Pompeo’s retreat into chaos
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Secretary of State Mike Pompeo’s remarks in Cairo last week constitute one of the most outrageous performances of a secretary of State in recent memory. The secretary urged us to “acknowledge the truth” by denouncing the previous administration’s Middle East policies under President Barack ObamaBarack Hussein ObamaHearing for Twitter hack suspect Zoom-bombed by porn, rap music Read: Sally Yates testimony Michelle Obama says she is managing 'low-grade depression' MORE and providing assurances that now, under the Trump administration, you can once again count on America as “a force for good in the Middle East.” What did he mean?

You can count on us, if you are Saudi Crown Prince Mohammed bin Salman (MBS) ordering the brutal murder and dismemberment of U.S. resident and internationally renowned journalist Jamal Khashoggi. Despite the assessment of his own intelligence community that MBS ordered Khashoggi’s assassination, President TrumpDonald John TrumpLincoln Project ad dubs Jared Kushner the 'Secretary of Failure' Pence: Chief Justice Roberts 'has been a disappointment to conservatives' Twitter bans Trump campaign until it deletes tweet with COVID-19 misinformation MORE has allowed the Crown Prince to evade justice. This week, Secretary Pompeo said the administration expects Saudi Arabia to hold accountable “every single person” responsible for Khashoggi’s murder, as he smiled alongside the chief architect of the assassination plot. 


You can count on us, if you are Egyptian President Abdel Fattah el-Sisi waging an unprecedented crackdown on dissidents and committing myriad human rights abuses in the name of eliminating the threat of terrorism. Despite el-Sisi directing his security forces to mow down more than 800 protesters in one of the deadliest mass killings in modern times, President Trump granted General el-Sisi an official White House visit and praised him for doing “a fantastic job in a very difficult situation.” In Egypt this week, Secretary Pompeo applauded el-Sisi’s efforts to promote religious freedom, while his government continues to look the other way when violence occurs against religious minorities, particularly Coptic Christians.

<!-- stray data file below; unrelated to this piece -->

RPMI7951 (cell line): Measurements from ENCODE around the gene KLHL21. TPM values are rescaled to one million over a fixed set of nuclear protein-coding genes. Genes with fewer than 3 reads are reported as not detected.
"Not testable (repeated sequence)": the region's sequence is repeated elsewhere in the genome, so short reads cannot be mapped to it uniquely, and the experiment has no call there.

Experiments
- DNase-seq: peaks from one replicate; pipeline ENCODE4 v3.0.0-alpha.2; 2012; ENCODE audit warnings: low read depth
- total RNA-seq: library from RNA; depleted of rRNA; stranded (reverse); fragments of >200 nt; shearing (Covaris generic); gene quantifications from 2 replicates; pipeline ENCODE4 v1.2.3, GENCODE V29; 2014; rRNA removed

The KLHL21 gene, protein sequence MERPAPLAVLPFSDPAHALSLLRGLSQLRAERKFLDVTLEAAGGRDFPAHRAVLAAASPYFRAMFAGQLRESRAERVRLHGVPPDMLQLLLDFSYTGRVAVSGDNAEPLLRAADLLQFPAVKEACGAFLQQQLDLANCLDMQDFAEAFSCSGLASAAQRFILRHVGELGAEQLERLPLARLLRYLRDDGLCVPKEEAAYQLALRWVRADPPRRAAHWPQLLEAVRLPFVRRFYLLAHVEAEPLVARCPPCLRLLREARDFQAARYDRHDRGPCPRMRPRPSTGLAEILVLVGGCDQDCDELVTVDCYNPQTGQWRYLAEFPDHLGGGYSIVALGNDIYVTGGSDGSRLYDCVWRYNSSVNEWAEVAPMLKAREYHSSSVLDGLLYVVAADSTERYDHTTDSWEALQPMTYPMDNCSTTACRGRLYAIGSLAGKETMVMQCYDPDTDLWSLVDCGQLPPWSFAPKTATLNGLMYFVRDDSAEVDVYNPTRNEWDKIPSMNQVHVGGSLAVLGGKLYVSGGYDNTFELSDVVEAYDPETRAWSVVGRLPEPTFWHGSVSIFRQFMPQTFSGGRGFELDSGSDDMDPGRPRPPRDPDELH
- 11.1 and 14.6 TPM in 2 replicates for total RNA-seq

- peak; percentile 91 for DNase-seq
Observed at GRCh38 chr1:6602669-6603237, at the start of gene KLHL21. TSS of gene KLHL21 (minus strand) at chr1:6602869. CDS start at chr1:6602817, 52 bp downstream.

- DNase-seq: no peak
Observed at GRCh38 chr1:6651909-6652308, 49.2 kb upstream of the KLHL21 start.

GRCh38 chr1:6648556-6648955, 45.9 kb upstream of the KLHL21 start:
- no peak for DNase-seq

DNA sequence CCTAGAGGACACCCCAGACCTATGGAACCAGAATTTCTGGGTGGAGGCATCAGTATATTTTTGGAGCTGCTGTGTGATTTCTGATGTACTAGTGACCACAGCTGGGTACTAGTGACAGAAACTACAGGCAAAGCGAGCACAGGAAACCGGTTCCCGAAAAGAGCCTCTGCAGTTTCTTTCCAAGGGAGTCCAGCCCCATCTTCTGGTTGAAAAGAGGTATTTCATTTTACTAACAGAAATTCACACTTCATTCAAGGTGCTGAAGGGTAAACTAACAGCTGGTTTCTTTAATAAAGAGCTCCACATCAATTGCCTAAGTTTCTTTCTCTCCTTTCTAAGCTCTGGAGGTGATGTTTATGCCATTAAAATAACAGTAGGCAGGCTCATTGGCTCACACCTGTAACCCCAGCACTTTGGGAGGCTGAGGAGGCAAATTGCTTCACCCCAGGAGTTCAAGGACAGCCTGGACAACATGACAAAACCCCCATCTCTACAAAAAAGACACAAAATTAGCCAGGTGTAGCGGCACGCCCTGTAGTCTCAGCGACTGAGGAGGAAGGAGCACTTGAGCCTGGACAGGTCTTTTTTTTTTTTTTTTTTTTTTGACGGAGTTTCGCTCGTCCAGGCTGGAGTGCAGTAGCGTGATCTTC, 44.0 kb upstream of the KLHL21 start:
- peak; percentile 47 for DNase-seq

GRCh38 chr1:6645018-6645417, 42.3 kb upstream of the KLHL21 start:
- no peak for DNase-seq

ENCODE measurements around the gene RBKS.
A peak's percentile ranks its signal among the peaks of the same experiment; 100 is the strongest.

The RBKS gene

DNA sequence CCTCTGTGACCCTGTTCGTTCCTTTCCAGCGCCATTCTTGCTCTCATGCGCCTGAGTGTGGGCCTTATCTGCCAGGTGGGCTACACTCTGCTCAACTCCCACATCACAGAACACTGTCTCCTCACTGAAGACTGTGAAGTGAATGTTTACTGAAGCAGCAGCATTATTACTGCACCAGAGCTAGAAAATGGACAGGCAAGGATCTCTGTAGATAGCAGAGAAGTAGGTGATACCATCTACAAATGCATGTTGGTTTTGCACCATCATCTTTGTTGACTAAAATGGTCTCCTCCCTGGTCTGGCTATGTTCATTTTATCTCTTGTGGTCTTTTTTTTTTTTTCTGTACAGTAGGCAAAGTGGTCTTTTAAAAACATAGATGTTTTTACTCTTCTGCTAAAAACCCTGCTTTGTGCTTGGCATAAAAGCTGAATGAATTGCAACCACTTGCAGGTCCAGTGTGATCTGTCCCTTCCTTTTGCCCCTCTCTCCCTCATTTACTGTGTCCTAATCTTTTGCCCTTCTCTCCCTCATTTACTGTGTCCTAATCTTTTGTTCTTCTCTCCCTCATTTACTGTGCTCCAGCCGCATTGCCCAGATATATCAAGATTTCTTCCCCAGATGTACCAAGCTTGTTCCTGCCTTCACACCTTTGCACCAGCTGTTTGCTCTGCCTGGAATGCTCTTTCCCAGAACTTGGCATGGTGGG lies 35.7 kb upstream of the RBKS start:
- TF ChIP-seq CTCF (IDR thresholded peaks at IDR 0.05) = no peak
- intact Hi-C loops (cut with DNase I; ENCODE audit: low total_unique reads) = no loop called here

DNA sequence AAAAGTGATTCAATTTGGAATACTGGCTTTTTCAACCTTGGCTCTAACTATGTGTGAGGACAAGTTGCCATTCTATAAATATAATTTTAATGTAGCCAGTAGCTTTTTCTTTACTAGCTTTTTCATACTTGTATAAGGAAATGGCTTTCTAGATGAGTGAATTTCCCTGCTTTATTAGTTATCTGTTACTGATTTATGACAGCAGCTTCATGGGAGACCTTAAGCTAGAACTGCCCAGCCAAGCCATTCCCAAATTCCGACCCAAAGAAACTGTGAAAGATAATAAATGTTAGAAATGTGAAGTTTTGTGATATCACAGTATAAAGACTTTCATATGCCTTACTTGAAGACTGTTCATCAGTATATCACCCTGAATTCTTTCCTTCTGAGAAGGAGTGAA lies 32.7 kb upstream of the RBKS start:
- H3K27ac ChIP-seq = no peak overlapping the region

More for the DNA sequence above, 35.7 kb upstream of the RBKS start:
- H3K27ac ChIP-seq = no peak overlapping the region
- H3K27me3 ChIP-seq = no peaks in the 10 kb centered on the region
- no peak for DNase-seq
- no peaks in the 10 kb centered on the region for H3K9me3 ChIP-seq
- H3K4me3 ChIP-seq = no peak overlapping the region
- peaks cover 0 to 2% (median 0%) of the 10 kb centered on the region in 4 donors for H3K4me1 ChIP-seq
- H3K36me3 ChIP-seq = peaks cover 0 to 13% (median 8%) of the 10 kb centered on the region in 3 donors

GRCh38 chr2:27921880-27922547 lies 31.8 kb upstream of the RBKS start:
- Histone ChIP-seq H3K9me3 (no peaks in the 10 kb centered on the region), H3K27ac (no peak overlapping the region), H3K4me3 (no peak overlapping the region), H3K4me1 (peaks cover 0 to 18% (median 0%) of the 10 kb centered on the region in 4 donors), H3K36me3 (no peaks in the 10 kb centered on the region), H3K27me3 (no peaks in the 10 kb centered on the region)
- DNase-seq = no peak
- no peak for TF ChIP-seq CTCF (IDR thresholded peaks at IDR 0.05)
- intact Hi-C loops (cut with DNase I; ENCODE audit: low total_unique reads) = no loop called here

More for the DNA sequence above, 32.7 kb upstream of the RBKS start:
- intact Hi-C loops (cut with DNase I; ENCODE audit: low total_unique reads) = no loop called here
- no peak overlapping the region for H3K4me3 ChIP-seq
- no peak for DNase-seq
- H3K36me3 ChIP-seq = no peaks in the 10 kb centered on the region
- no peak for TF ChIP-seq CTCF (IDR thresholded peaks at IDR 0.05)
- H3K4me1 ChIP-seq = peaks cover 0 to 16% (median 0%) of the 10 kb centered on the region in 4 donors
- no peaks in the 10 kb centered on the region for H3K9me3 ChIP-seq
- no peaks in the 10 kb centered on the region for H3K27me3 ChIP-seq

You can count on us, if you are Russia and Iran, vying for influence in Syria and propping up the murderous regime of Syrian President Bashar al-Assad. President Trump abruptly announced in December that he was ordering the immediate withdrawal of U.S. troops, abandoning our allies in the counter-ISIS coalition. Secretary Pompeo’s comment in Cairo that “if we commit American prestige to an action, our allies depend on us to follow through,” may be ringing a little hollow to Kurdish forces, who remain concerned that Turkey will, in Pompeo’s words, “slaughter the Kurds,” in the wake of America’s withdrawal. 

But, you cannot count on this administration if you are Loujain al-Hathloul, a Saudi human rights activist who has been imprisoned and tortured after advocating to lift the ban on women driving. You cannot count on this administration if you are Alaa Abdelfattah, an Egyptian journalist who was detained for his writing about human rights abuses by the police and security forces. You cannot count on this administration if you are the Kurdish population of a village in northern Syria, or other voices who are counting on America to stand on principle, especially when doing so is difficult.

That is why Congress needs to stand up for American values, where the Trump administration shrinks back. In December, the Senate unanimously passed a resolution blaming the Saudi Crown Prince for Jamal Khashoggi’s murder, and insisting that Saudi Arabia hold accountable anyone responsible for his death. The House must expand on that effort to insist that the administration hold MBS and other human rights abusers accountable with sanctions. Congress must ensure that the withdrawal of U.S. troops from Syria is executed in a way that does not destabilize the hard won territorial gains we and our allies have achieved, and that protects the safety of the Kurds and our other partners in the counter-ISIS coalition.

In his speech, Secretary Pompeo said “when America retreats, chaos often follows.” And we have seen no more disastrous retreat from the Middle East or from the world’s stage than that of the Trump administration. Perhaps this was Secretary Pompeo, bugle in hand, giving the people of the Middle East fair warning about the chaos to follow.

Connolly represents Virginia’s 11th District and is a member of the Foreign Affairs Committee.